This is my Viking/Husqvarna 855.  Her name is Astrid.  She was a gift from my ex husband.  I love the machine, and she is what I use for FMQ.  For piecing I do not like her so much, and just discovered the reason is because the feed dogs are too far apart so it is very difficult to keep a 1/4 inch seam because she actually only would have the fabric running on one feed dog.

Scarlet is a singer featherweight which was a barn find.  Totally siezed, all corroded, paint completely gone around the bottom of the machine.

Right now she appears orange, she is more of a fire engine red.  She just got her decals today, will go to get her clear coats, then taken to the sewing machine guy to make sure she is timed, and running like a champ.

Scarlet update*

 DH has her put back together, but she is going to the sewing machine guy for a tune up to make sure she is put together right. She returned and I actually sewed on her today.  DH was surprised.  I guess he thought she was going to be my trophy girl. 

I have two more machines, one is a treadle which I got from my great grandmother.  She was stored at one time in a storage shed so she is in very rough condition.  The person who put her out there tried to have her refinished, but it was just not the same, and I don't open her often.   Her name is Essie.  Maybe someday I will pull her out and see if DH and I can get her running and maybe treadle.  


 The MidState is another Japanese machine based upon the Singer Model 15.  Her name is Colleen, and she was found and purchased at the same time that Scarlet was purchased.  They were bundled together for a total of $35 together.  We have not done a whole lot with her, yet.  Her cabinet is very beat up but very sound, she may need a home remodel, and she is definitely in need of a rewire.  She is called Colleen because of these two features.

See the super cute shamrocks?  Wow you can see how really dirty she is and how much she needs some love.  Maybe after Millie and Scarlet are finished.

Finally I have another featherweight that I found at an estate sale.  She was missing some parts.  DH and I worked on her a bit today.  She is going to go live with my mother and sister in Oregon once we get her up and running.  I love my featherweight and I hope they love this one half as much as I love mine.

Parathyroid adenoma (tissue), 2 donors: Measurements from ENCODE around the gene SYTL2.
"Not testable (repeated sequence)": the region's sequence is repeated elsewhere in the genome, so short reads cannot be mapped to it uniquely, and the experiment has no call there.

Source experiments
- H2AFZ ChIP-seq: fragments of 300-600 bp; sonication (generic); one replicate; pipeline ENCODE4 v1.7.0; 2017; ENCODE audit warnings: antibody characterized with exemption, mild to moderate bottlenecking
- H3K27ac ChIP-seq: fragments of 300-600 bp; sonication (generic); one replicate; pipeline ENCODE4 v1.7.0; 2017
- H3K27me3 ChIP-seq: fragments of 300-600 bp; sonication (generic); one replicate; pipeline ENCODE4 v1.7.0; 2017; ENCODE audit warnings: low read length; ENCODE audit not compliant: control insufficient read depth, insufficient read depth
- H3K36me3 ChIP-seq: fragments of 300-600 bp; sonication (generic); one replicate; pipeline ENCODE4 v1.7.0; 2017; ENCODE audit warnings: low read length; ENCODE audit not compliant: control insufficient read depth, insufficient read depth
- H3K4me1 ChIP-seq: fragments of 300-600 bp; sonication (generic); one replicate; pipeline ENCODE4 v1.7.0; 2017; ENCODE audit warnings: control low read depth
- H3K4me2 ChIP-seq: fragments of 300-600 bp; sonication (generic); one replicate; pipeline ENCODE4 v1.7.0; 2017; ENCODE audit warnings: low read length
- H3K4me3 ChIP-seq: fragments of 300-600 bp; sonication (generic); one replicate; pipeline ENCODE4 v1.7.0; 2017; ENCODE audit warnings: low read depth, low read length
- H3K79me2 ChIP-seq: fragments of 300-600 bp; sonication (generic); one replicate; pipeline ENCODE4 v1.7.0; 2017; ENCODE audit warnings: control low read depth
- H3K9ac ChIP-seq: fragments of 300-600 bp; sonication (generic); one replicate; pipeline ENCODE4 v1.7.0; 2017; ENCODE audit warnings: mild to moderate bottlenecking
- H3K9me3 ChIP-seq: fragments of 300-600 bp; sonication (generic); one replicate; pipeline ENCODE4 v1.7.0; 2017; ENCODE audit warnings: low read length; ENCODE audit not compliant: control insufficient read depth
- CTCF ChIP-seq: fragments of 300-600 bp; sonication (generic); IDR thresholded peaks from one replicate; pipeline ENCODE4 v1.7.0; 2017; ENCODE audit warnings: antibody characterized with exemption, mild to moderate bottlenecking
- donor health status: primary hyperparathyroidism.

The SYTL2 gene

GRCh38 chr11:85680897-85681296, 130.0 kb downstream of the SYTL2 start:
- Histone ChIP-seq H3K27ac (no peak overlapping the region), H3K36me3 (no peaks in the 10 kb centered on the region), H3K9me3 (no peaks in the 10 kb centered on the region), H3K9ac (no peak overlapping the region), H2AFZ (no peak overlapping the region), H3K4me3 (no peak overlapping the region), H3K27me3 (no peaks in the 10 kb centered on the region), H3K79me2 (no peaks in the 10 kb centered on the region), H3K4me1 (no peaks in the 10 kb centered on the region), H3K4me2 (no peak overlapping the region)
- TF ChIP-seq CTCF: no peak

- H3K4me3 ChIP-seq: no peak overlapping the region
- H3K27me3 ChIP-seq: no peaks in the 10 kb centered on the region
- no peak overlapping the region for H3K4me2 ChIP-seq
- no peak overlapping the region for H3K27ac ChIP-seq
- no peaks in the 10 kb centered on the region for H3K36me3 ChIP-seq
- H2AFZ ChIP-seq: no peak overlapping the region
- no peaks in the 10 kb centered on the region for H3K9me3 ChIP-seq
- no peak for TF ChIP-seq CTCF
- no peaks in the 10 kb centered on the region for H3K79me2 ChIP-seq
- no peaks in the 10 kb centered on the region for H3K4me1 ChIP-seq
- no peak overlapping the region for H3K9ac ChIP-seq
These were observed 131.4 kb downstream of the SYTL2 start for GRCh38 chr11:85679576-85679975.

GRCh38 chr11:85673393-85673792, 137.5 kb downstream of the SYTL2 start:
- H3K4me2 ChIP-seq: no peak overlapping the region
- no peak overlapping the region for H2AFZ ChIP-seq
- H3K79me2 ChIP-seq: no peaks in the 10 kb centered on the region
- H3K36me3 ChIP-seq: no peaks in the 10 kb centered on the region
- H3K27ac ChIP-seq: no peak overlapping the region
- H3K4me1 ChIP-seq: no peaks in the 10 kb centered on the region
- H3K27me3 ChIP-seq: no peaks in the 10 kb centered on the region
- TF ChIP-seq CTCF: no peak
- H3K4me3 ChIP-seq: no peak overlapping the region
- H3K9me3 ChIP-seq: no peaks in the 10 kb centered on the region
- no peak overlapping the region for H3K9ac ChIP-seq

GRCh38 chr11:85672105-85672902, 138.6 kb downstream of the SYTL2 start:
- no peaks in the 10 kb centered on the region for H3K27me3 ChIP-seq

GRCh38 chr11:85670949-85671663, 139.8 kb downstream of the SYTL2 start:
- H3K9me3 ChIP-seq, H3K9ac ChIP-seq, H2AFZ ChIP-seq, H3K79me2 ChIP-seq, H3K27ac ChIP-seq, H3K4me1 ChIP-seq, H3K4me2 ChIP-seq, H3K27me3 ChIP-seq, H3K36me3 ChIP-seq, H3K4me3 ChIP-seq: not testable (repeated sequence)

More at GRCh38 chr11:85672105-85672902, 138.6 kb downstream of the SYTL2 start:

*** Update  The machine was cleaned, tuned by the machine guy and sent home with my mother.  She adores the machine and takes it with her when she travels and goes to quilt group.  

Meet Sophia she is a 99K.  DH purchase her for my birthday, and she was only $40.  She needed a new belt and a straight stitch foot.  I think that the one she came with was a zipper foot.


I don't think she was used much in the past 60 years, and she was in very good condition.  She is very tight but is loosening up a bit now. The only thing that seems to be wrong with her is that she has lots of "crazing" in her paint where she may have been stored somewhere that while dry had extreme temperatures.

 This is Flora she was sitting in a little cubby under the basement stairs at my MIL house.  She is a White Rotary, she is cast iron and has all these beautiful embossed and relief flowers and scroll work on her.  Flora was in a cabinet.


The cabinet had a small broken part up where Flora raises out of the cabinet, and I worried that if she shook too much while she sewed she would break.  While the cabinet is not in pristine, I think I am going to mainly leave her as it is, maybe lots of oil, polish and she will look a wee bit better.

One side has this wonderful cupboard with shelves, and in those shelves was Flora's original manual, accessories, and some other tools, and the original oil can.  That top is a small drawer which swings out and is full of bobbins.  A Girl can never have too many of those!